Accordingly, the proposed amendment seeks to forfeit such monies and assets obtained in contravention of Section 221 of the Constitution (1999) or the existing Act to the Federal Republic of Nigeria.” Also, Section 100 of the principal act of the Electoral Act (Amendment) Bill, 2014 is expect to be amended by inserting a new subsection (1A) “without prejudice to subsection (1) of this section, the commission shall, within the time appointed  for political campaigns, cause to be conducted a presidential campaign debate for contestants to the offices of the president/vice president and a gubernatorial campaign debate for contestants of the offices of the governor/deputy governor”.
Campaign debate for the contestants as indicated by the proposed amendment, stated that, “the commission (INEC) shall appoint a Presidential Debate Committee comprising the following: “The chairman who shall be a person of repute and who shall not be a card carrying member of any political party;

“A representative each from a political party with not less than 10 per cent of elected members in either House of the National Assembly and which has a candidate at the said presidential election;
“Three representatives of the Civil Society Organisation actively involved in election monitoring and election campaigns, one representative of each of the Television networks; two representatives of the print media, two representatives of the Radio networks; two representatives of the Nigeria Union Journalists, NUJ”. In his contribution to the bill, Honourable  Aliyu Madaki stressed that the importance of the Bill included ensuring free and fair elections as well as growth of democracy.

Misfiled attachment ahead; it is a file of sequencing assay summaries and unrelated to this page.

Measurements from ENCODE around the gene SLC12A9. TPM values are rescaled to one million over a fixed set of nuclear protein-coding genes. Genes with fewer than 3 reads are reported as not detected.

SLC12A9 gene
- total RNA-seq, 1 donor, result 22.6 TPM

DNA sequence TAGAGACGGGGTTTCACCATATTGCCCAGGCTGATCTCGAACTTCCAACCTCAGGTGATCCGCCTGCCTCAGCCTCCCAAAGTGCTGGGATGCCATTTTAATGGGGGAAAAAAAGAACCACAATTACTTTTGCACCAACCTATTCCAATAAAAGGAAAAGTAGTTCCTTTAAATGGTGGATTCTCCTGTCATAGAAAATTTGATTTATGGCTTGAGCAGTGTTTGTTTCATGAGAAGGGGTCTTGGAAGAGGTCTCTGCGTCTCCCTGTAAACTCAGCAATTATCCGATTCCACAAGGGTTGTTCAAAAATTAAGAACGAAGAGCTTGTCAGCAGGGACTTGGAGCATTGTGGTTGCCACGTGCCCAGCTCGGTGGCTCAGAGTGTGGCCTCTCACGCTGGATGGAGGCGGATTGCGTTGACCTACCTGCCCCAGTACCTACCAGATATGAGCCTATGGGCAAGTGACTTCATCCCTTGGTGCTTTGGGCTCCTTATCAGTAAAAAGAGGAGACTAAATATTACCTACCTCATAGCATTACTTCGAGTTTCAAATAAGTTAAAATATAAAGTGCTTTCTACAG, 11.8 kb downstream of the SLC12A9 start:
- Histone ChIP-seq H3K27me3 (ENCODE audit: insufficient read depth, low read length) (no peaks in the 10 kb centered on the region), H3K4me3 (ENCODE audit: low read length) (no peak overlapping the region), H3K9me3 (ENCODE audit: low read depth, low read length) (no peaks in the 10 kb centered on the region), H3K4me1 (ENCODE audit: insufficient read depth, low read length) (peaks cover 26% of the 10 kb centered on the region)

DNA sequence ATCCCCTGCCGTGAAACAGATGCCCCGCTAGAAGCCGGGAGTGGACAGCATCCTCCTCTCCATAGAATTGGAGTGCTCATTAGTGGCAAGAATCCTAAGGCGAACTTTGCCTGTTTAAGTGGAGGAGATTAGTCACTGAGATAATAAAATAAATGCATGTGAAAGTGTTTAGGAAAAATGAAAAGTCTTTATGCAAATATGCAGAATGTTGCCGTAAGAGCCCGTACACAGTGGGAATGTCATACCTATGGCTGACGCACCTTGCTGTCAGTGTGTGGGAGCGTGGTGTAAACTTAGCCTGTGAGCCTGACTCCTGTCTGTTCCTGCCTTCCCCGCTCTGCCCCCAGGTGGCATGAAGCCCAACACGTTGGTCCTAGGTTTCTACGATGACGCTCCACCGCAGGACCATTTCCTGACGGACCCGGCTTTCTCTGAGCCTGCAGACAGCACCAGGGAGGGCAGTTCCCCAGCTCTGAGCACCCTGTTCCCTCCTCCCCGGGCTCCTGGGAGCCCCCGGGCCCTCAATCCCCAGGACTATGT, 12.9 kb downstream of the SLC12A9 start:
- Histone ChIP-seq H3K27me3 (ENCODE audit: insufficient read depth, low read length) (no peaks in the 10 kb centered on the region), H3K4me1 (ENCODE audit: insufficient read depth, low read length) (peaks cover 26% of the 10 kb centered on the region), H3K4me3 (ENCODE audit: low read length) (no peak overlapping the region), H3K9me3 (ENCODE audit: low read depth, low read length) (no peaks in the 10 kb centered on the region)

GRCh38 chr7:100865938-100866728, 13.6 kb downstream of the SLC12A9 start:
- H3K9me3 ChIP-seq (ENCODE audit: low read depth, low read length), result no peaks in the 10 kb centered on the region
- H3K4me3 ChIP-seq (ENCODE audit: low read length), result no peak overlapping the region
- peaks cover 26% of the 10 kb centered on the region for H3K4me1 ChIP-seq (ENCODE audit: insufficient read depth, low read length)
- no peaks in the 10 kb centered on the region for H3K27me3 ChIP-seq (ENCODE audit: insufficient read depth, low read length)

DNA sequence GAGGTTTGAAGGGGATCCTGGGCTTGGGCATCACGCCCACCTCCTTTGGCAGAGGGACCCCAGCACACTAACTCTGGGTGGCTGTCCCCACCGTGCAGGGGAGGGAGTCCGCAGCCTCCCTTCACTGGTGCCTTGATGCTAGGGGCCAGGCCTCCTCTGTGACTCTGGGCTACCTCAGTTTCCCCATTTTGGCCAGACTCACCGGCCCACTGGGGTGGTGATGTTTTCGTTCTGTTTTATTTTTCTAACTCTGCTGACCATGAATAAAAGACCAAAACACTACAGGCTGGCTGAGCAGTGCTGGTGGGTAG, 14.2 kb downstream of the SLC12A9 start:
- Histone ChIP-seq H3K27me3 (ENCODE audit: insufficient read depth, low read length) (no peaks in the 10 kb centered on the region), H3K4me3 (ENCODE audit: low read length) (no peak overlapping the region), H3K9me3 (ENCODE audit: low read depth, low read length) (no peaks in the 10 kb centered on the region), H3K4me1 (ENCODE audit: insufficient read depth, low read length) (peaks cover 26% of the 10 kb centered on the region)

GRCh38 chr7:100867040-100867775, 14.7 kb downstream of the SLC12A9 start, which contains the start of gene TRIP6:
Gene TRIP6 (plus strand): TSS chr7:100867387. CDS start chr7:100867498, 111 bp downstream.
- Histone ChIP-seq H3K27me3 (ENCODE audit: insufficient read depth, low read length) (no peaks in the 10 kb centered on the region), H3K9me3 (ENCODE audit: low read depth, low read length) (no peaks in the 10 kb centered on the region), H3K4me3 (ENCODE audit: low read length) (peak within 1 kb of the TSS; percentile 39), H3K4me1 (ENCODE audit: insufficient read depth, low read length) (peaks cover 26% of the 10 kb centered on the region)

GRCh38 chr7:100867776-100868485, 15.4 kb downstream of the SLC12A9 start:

On his part, the Chairman, House Committee on Electoral Matters, Honourable  Jerry Man we noted that, “it is our responsibility to ensure that we sanitise the electoral process by amending the Act to give an enabling environment for all to take part”.

However, the Speaker, Honourable Aminu Tambuwal, on reading the mood of the House toward debate on the Bill deferred further debate on it till July 8. A portion of the bill that has to do with the deployment of security personnel, including the Armed Forces, to monitor the polls raised dust in the House.  To this end, the July 8 date set for the continuation of debate on the general principles of the Bill witnessed yet another rowdy session over the legality or otherwise of the president to deploy military during elections. Though despite the controversy generated by the legality or otherwise of the power of the  president to deploy military during elections, the bill passed through second reading.

Trouble, however, started before the passage of the Bill, when the House Deputy Leader, Honourable Leo Ogor and the Chairman, House Committee on Rules and Business, Honourable Albert Sam-Tsokwa, while supporting the Bill, maintained that the powers of the President to deploy military were by the 1999 Constitution (as amended) as well as Section 8 of the Armed Forces Act.
But, the Minority Leader of the House, Honourable Femi Gbajabiamila, rejected the position of the duo and this led to a rowdy session in the House. This even led to a situation where both Honourable Ogor and Gbajabiamila looked into each others eye and exchange harsh words.

Source:  Nigerian Tribune